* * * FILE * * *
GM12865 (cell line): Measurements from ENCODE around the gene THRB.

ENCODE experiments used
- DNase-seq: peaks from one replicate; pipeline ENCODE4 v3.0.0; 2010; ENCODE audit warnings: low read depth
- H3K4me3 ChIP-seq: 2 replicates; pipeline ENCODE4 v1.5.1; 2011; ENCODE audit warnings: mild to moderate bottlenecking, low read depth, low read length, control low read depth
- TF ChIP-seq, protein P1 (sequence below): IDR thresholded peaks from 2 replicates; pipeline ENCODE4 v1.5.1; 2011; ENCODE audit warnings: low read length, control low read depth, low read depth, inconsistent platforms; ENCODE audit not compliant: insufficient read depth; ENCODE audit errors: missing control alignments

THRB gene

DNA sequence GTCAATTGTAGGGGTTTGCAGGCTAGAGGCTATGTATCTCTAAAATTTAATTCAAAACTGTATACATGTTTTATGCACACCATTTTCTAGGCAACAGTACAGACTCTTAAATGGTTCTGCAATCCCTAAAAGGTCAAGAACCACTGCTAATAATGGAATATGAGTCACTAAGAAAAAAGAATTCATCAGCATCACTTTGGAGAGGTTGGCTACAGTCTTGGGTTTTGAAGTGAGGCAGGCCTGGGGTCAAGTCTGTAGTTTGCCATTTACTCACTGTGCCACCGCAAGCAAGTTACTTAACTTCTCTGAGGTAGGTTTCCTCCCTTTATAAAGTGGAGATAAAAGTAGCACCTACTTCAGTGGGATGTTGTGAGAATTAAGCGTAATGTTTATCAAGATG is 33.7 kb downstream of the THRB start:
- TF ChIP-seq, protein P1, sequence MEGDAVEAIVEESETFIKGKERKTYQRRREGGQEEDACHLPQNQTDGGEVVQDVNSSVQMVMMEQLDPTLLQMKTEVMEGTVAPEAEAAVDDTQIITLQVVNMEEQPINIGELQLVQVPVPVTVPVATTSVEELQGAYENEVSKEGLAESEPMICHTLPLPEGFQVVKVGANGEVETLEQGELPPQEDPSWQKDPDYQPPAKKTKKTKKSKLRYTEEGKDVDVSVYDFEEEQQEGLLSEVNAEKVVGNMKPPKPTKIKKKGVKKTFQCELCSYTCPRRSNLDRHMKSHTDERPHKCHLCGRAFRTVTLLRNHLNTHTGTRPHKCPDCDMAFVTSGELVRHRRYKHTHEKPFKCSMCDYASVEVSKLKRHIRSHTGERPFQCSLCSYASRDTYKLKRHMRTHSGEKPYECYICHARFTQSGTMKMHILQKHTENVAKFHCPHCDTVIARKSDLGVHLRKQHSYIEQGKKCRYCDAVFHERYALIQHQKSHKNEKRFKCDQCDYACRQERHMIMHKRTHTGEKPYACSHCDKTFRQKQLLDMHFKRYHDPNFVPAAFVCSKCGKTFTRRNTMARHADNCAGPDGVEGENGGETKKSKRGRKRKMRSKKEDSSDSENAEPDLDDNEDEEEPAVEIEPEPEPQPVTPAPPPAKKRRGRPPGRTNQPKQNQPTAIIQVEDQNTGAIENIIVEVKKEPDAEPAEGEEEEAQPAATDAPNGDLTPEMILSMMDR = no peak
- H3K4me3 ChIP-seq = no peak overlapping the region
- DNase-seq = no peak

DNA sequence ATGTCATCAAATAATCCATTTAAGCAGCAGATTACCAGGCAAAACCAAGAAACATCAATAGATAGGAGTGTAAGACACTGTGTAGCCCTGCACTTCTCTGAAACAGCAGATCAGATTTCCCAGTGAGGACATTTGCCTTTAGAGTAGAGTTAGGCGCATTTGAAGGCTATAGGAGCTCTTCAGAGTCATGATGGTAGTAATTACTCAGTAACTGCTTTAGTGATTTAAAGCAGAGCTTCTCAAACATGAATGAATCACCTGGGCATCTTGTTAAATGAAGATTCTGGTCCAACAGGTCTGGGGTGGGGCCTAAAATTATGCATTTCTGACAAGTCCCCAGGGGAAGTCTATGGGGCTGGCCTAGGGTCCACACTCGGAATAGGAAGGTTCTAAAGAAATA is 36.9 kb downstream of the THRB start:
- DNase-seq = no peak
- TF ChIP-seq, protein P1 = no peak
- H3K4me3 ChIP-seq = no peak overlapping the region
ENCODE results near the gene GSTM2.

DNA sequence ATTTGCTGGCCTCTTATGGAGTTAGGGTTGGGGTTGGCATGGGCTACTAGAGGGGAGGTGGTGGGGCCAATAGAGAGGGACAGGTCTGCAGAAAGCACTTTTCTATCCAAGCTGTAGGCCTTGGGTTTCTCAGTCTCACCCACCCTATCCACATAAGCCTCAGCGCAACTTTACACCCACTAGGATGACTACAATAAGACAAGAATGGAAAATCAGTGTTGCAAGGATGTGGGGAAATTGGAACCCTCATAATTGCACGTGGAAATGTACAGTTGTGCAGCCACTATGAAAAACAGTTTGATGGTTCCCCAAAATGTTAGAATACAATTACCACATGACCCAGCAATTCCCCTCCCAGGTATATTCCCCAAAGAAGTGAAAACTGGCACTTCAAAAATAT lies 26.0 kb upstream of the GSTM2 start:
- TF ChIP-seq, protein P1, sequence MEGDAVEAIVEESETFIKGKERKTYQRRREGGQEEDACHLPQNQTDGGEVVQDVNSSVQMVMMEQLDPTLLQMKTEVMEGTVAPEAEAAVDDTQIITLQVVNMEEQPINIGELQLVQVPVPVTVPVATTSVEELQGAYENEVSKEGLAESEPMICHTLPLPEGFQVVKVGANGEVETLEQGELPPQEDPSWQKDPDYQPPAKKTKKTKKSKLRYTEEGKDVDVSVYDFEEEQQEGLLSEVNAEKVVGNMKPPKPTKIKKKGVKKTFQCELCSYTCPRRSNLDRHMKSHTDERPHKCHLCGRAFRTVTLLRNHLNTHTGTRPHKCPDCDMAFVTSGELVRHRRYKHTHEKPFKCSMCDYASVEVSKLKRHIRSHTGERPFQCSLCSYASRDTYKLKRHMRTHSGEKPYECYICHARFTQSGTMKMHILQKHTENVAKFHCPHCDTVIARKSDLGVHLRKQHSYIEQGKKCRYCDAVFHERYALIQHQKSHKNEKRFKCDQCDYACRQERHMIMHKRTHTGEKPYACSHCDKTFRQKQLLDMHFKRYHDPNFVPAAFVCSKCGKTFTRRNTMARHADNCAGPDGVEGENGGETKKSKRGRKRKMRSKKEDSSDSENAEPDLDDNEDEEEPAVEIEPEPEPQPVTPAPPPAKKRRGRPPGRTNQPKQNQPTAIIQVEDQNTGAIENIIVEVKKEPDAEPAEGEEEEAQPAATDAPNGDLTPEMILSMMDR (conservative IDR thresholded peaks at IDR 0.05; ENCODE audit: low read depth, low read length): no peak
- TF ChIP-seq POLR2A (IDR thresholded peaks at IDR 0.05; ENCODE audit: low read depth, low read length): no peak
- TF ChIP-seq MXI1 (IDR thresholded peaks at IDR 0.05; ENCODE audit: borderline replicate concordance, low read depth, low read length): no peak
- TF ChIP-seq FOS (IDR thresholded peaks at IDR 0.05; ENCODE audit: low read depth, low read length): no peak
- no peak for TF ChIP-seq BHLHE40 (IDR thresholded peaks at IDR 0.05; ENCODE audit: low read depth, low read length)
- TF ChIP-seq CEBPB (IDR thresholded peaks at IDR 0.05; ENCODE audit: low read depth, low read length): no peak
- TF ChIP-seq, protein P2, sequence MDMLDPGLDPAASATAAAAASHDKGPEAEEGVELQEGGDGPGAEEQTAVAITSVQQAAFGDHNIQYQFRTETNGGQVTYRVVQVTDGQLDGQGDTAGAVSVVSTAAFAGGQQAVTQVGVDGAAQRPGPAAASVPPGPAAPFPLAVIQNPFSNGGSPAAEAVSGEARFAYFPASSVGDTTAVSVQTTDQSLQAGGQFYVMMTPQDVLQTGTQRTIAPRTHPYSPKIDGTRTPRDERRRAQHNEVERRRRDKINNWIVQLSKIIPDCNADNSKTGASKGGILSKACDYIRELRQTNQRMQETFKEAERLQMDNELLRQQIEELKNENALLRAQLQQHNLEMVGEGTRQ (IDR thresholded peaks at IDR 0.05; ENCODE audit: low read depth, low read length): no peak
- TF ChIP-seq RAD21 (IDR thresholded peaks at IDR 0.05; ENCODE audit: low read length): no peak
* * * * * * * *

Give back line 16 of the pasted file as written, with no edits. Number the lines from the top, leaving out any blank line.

DNA sequence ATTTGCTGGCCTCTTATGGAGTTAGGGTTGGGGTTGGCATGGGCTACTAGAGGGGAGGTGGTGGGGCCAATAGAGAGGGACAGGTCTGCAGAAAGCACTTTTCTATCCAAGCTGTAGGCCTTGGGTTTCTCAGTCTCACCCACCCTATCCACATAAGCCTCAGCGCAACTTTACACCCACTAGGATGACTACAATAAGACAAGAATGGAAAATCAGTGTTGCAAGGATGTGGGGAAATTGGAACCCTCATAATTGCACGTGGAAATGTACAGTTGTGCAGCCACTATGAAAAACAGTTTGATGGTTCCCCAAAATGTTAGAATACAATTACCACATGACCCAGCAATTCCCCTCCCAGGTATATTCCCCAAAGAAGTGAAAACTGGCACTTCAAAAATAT lies 26.0 kb upstream of the GSTM2 start: